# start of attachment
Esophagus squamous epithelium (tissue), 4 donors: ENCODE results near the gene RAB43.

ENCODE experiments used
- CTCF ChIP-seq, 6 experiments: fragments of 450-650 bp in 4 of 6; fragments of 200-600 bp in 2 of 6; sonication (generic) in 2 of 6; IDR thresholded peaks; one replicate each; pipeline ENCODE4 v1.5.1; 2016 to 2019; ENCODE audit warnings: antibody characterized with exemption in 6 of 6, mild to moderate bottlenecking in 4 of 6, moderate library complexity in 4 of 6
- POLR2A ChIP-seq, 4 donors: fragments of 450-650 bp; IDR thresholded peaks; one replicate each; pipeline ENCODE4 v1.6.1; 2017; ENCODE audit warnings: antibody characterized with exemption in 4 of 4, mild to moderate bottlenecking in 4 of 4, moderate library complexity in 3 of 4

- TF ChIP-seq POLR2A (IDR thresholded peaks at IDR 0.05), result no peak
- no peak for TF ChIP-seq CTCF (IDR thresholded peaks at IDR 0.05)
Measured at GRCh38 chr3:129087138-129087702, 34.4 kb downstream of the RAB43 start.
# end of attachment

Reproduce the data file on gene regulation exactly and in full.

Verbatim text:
Esophagus squamous epithelium (tissue), 4 donors: ENCODE results near the gene RAB43.

ENCODE experiments used
- CTCF ChIP-seq, 6 experiments: fragments of 450-650 bp in 4 of 6; fragments of 200-600 bp in 2 of 6; sonication (generic) in 2 of 6; IDR thresholded peaks; one replicate each; pipeline ENCODE4 v1.5.1; 2016 to 2019; ENCODE audit warnings: antibody characterized with exemption in 6 of 6, mild to moderate bottlenecking in 4 of 6, moderate library complexity in 4 of 6
- POLR2A ChIP-seq, 4 donors: fragments of 450-650 bp; IDR thresholded peaks; one replicate each; pipeline ENCODE4 v1.6.1; 2017; ENCODE audit warnings: antibody characterized with exemption in 4 of 4, mild to moderate bottlenecking in 4 of 4, moderate library complexity in 3 of 4

- TF ChIP-seq POLR2A (IDR thresholded peaks at IDR 0.05), result no peak
- no peak for TF ChIP-seq CTCF (IDR thresholded peaks at IDR 0.05)
Measured at GRCh38 chr3:129087138-129087702, 34.4 kb downstream of the RAB43 start.